Study Reveals Link between Epilepsy and Autism

First Posted: May 20, 2013 08:27 AM EDT

A new study reveals that adults with epilepsy were more likely to have higher traits of autism and Asperger's syndrome, according to a news release. The research was led by Dr. SallyAnn Wakeford from the Department of Psychology, Bath University.

Not much is known about the occurrence of the neurological disorder autism, and it continues to remain a mystery of medicine. It impairs social interaction and communication skills. It also triggers behavioral challenges, as well as limited and repetitive interests. This disorder can go unnoticed for several years, and can pose a tremendous impact on the lives of victims.

On the other hand, researchers noticed that epileptic seizures disrupt neurological function, and this affects the social functioning in the brain, resulting in the same characteristics that are observed in autism.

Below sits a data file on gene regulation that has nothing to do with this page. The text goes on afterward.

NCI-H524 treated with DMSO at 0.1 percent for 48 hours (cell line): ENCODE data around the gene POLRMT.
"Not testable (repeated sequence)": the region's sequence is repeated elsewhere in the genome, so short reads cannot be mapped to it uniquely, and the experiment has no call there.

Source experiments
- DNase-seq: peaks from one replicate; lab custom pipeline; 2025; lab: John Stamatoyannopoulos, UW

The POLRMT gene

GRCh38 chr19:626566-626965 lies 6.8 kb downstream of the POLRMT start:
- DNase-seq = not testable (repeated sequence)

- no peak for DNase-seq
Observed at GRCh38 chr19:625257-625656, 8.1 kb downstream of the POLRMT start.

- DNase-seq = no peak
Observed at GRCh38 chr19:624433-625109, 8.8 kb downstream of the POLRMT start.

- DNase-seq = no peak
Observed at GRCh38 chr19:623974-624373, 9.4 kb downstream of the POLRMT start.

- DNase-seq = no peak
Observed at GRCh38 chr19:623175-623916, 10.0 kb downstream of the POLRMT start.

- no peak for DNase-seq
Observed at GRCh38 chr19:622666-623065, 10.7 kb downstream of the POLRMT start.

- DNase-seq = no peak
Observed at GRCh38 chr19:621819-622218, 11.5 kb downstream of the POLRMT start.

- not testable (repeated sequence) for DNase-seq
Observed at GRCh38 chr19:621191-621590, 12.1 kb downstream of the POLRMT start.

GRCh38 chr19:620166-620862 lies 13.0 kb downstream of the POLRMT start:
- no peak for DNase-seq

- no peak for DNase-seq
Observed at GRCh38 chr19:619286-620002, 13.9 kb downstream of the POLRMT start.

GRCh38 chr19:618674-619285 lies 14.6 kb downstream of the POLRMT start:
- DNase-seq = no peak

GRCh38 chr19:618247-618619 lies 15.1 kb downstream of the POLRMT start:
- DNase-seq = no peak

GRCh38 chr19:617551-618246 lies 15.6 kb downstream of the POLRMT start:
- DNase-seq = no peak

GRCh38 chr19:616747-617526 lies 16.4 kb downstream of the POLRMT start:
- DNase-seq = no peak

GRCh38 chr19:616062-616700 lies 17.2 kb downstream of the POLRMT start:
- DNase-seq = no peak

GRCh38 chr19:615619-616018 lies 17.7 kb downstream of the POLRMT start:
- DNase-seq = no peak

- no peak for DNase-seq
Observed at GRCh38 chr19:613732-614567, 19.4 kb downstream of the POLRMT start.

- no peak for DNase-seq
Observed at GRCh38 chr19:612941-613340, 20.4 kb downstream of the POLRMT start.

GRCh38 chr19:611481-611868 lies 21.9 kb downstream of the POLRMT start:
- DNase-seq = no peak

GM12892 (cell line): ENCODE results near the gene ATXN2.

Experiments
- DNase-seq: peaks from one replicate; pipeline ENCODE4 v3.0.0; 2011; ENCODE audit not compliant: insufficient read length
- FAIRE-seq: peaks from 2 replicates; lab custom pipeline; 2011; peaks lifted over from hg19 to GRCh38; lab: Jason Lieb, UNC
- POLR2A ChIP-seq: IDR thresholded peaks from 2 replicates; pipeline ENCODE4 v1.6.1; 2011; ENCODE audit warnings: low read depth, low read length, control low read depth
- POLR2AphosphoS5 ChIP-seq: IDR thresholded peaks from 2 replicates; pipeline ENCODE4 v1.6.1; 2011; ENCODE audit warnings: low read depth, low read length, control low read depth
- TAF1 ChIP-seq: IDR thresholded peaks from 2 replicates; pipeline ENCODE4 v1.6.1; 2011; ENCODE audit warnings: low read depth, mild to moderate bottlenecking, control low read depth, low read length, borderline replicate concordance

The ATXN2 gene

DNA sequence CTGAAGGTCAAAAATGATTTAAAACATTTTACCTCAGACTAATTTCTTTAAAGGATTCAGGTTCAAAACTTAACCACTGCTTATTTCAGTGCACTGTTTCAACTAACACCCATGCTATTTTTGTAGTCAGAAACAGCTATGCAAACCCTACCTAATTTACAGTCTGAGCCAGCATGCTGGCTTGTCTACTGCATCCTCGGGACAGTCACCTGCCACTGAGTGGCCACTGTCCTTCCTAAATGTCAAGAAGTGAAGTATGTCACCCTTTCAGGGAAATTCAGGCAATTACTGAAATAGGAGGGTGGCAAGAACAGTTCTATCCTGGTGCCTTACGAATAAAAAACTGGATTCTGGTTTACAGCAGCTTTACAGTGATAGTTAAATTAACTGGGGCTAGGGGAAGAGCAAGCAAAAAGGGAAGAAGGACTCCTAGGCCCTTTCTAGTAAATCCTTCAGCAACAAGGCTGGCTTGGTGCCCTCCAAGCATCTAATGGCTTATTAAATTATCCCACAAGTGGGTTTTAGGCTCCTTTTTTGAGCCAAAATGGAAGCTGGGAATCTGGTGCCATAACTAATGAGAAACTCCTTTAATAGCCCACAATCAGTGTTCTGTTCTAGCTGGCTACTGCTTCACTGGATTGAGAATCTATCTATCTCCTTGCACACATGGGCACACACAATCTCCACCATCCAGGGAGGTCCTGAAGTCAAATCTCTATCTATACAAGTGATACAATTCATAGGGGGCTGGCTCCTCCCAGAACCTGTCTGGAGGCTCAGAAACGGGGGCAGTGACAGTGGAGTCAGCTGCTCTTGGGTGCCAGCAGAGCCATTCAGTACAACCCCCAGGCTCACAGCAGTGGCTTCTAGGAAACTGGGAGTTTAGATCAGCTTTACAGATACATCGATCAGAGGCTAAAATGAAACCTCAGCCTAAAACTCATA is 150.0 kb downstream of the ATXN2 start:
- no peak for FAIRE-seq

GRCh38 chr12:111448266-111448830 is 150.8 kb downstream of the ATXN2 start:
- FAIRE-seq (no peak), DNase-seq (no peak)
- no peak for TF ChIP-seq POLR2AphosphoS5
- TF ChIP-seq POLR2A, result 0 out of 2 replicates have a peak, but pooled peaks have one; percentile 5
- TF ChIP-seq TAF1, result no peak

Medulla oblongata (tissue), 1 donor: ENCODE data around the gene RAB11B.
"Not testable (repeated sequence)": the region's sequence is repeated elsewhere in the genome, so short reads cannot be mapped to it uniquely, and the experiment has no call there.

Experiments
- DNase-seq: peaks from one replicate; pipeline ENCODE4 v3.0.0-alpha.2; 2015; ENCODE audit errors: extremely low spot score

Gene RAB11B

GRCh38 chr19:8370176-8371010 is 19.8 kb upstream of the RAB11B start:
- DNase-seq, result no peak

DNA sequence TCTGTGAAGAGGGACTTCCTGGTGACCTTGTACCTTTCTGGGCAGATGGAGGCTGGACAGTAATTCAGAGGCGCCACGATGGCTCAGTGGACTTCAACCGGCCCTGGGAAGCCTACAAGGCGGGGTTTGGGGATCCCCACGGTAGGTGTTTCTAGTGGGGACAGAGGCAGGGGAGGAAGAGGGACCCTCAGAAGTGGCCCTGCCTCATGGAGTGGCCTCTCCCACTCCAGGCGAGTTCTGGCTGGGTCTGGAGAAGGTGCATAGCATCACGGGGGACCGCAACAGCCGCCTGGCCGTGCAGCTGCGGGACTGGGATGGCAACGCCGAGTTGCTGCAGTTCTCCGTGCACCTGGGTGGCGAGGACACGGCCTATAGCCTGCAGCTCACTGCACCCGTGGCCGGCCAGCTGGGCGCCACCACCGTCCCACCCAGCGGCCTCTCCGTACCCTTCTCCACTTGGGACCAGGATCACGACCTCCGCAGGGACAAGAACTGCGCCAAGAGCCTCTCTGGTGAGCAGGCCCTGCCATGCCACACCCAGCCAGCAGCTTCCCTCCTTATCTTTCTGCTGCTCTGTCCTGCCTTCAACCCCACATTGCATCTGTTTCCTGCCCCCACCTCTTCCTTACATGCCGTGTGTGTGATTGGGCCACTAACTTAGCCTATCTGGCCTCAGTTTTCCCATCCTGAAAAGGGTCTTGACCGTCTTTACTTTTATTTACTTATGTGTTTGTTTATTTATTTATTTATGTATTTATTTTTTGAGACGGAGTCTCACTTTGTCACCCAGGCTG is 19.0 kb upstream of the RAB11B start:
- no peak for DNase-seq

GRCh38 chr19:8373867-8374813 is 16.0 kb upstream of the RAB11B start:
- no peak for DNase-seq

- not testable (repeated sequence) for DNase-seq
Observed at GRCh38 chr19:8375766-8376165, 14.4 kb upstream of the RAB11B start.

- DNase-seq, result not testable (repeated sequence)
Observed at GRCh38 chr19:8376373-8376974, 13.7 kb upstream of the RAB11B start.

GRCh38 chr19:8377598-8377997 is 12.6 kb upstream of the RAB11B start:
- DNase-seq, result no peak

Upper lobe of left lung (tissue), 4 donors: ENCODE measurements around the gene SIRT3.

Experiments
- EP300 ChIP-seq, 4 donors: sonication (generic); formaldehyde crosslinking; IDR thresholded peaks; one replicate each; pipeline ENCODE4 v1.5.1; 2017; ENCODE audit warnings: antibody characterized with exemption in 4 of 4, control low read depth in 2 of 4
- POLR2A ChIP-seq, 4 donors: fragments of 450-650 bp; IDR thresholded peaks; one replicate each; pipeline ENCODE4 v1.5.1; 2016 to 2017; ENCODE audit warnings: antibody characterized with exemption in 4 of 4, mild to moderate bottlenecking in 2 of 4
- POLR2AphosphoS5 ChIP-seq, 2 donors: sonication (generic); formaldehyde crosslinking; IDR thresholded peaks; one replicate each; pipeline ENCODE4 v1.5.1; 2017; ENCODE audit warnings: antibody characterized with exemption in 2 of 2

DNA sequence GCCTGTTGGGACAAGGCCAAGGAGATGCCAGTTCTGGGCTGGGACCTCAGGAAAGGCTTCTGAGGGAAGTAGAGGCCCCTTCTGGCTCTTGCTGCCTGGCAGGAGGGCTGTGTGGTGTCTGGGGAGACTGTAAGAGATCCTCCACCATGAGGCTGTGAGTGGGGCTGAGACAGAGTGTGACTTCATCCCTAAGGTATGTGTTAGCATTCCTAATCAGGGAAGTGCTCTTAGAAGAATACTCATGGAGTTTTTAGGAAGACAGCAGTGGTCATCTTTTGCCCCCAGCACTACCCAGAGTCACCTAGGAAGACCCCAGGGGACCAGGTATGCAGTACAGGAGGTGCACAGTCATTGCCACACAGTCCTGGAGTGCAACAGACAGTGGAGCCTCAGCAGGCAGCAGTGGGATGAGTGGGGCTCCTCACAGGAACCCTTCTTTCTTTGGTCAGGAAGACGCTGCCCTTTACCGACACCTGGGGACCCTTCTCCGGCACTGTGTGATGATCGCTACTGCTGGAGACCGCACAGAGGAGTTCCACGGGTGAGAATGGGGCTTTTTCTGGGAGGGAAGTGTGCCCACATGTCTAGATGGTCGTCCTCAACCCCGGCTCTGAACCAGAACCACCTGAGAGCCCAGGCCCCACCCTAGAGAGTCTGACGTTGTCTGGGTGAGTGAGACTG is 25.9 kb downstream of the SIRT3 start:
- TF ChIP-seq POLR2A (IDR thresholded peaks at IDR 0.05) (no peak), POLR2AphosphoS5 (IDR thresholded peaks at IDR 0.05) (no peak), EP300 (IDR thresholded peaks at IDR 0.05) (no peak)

"The social difficulties in epilepsy have been so far under-diagnosed and research has not uncovered any underlying theory to explain them. This new research links social difficulties to a deficit in somatic markers in the brain, explaining these characteristics in adults with epilepsy," Dr. Wakeford said in a press statement.

In the current study, researchers noticed that having an increased autistic trait was common in all types of epilepsy, but it was more evident in adults with Temporal Lobe Epilepsy (TLE).

A comprehensive range of studies conducted by Dr. Wakeford showed that all adults who suffered with epilepsy displayed autism traits.

"It is unknown whether these adults had a typical developmental period during childhood or whether they were predisposed to having autistic traits before the onset of their epilepsy. However what is known is that the social components of autistic characteristics in adults with epilepsy may be explained by social cognitive differences, which have largely been unrecognised until now."

The new finding could offer improved treatment for those suffering with epilepsy and autism.

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